Predator Girl (A Paranormal Romance)

 

 

 

WiD
o
Publishing
Salt Lake City, Utah
www.widopublishing.com

 

Copyright © 2012 by S. B. Roozenboom

All rights reserved. No part of this book may be reproduced or transmitted in any form or by any means, electronic or mechanical, including photocopying, recording, or by any information storage and retrieval system, without the written consent of the publisher.

Cover Design by Rusty Webb

 

ISBN: 9781937178185
Printed in the United States of America

 

 

 

Chapter One—Jared

T
he harvest moon lingered above the road, resembling a giant, glowing orange. Odd as it sounds, it made me hungry. Of course, everything I stared at made me hungry that evening. I’d been on the go all day, jacked up on a serious caffeine high that was finally dying out. My arms felt heavy, my knees about to buckle.

“Jared! Jared, you loser, come on!” Peter laughed, waving an arm as he crossed the parking lot. Will and Leo were right behind him, snorting as I stared drooling at the sky.

I straightened up and rubbed my eyes. Okay, so the caffeine high wasn’t just dying out—it was dead and gone.
Damn
, I thought, knowing there was an hour’s worth of homework waiting on my desk at home. I trudged away from the club’s front doors, ears ringing from the rap music we’d been thrashing around to for the last two hours. Clubbing really hadn’t been my idea, but when I was with the gang it was hard to say no. My boys didn’t like the word “no” when it came to going out, and to be honest I didn’t either.

So we’d gone. And now I was starving, exhausted, and had to somehow pull an essay on the history of Avalon out of my brain before it closed down for the night. I was reconsidering my liking for the word no.

The boys ducked into Peter’s Elantra, muttering things about how high I looked—which I was not. I didn’t believe in frying your brain just for a brief period of delusional joy. Nonetheless I smirked as I reached to open the passenger side door.

That’s when the smell hit me.

I bristled, going from sleepy to alert in a second. It was an odd odor, like grass mixed with hair product. I almost mistook it for elf, but elves never smelled like nail polish (they were highly allergic); maybe it was some kind of large sprite, but neither elves nor sprites tended to reek of wild dog or smoke.

Or fresh kill.

I stood still, eyes darting around the parking lot. An array of colorful cars shined under the glowing orange, everything from old Pontiacs with skull stickers in the windows to shiny, brand new BMW’s that still had the license plates propped up in the back windows. An Otherworlder could easily hide with so many large objects in my line of vision. I closed my eyes, listening hard. To an average human, the sounds of Otherworlder footsteps are never heard. But to me, to any of my kind, they are always loud, and each one of them has a different stepping pattern.

I quickly picked up on our intruder. Two feet, somewhere about twenty yards off my left, somewhere along the wall of vehicles. Uneven steps. Cautious. Hard. Breathing was low, but not low enough to be fey (faeries are notorious for their low breathing in human places, making it difficult to hear them). Plus, fey didn’t make sniffing sounds.

Definitely predator.

“Dude!” Peter rolled down the passenger side window, totally screwing up my concentration. “What’s up with you, stoner? Can we go?”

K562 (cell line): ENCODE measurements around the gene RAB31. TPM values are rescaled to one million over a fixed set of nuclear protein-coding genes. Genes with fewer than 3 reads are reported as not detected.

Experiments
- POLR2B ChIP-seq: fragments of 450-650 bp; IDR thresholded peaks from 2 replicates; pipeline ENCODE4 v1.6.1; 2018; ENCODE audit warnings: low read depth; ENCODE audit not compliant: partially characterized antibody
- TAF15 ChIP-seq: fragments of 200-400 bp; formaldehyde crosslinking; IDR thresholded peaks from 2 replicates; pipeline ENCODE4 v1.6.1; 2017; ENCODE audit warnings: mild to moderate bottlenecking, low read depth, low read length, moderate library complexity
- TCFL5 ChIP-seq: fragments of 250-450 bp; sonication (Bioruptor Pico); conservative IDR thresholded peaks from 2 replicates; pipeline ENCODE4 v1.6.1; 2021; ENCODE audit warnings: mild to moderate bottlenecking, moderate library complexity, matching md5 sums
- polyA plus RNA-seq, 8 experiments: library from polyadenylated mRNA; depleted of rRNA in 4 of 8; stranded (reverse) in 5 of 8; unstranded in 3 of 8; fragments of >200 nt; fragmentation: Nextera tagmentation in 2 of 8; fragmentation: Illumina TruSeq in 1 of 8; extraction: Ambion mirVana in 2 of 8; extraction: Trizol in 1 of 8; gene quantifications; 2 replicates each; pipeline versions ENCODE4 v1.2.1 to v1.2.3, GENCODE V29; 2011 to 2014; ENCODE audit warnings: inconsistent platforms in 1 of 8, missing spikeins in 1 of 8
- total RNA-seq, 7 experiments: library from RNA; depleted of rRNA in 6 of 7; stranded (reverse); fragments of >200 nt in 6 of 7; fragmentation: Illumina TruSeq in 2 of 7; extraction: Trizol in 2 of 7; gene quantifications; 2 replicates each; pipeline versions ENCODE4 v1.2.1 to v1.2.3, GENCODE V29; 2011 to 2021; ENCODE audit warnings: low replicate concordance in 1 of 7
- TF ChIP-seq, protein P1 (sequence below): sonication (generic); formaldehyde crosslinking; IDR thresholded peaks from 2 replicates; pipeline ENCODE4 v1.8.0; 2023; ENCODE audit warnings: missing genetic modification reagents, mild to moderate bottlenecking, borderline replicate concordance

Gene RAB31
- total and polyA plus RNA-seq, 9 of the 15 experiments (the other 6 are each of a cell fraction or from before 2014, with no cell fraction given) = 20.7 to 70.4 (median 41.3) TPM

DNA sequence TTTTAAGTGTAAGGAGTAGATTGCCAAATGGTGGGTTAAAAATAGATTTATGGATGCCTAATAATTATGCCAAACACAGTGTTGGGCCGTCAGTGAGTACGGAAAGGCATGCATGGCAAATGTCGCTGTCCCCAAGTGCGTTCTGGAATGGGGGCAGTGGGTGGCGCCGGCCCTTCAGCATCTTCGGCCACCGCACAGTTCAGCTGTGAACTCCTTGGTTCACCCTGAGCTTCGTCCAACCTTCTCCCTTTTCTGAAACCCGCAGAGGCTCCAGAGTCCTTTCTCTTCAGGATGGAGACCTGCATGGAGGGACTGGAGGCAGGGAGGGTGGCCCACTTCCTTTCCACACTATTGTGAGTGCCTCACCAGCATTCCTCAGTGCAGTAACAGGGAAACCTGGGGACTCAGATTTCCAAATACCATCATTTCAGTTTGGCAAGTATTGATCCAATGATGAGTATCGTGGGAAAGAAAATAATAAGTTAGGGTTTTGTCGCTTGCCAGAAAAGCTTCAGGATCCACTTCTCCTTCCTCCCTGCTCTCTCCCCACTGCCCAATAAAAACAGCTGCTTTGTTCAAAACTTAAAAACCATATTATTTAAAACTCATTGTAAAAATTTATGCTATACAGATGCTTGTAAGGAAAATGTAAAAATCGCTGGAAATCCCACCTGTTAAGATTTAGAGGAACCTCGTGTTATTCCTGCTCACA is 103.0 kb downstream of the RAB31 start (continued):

“Shut up, man,” I growled.

Peter’s smile dulled. Goose bumps jumped up on his pale arms as he picked up on the scent, too. His dark eyes went darker, and suddenly he was out of the car, scanning the perimeter with me. I refocused, picking up on the footsteps again. They were coming closer. My heart raced. The breathing grew louder, which brought Peter to my side. We were both stiff, fists clenched, staring at an old Buick Regal with duct tape over the back window. I had left my hunting gear at home, but my pocket knife was still in my jeans pocket.

She emerged, a blur at first, a blur of dark hair and golden skin as she raced by the Buick Regal. Peter and I launched forward automatically, giving in to chase. We were barely a few leaps from the Elantra when she halted. We froze, wobbling at our sudden stop. The girl swung her head around, hair swirling around her shoulders. Her eyes, green as the grass I smelled on her, stared straight at us, wide, unreadable, and normal-looking.

I narrowed my eyes. Something cold, like a big snowball, settled in my stomach. She wasn’t a faerie or an elf—I knew that for sure. She wasn’t a nightling or a witch or some type of ghost either. For the first time, I didn’t know what we were up against.

That scared me.

Peter recoiled, taking a step back. I shivered, unable to believe he’d just done that—Peter
never
backed away from an Otherworlder. He always charged in full force, disregarding danger. I tried not to panic. Before I could decide whether or not to be the brave one and approach her, the girl spun away. That dark hair billowed behind her as she took long, inhumanly fast strides into Loralin Woods. She leaped over a rotting tree stump, disappearing into the night.

Peter and I exhaled. “Shit, man,” Peter muttered. He brushed some blonde hair out of his face, sweat glistening on his temple. “Damn, what was that? Have you ever seen one like that before?”

I shook my head. “No. I’ve never crossed anything like it.”

And I’d met some pretty odd Otherworlders in my seventeen years. Some had even been hostile, tried to kill me in plain daylight. This one hadn’t tried to kill us, yet I knew she was a huntress, some kind of rare creature. Why did that bother me so much? Was it because she got away? It was our job to tag all Otherworlders in the area, and she wasn’t wearing a tracking band on her wrist or ankle. She clearly hadn’t been caught yet.

“Don’t tell coach about this, okay?” Peter gave me a slap on the back.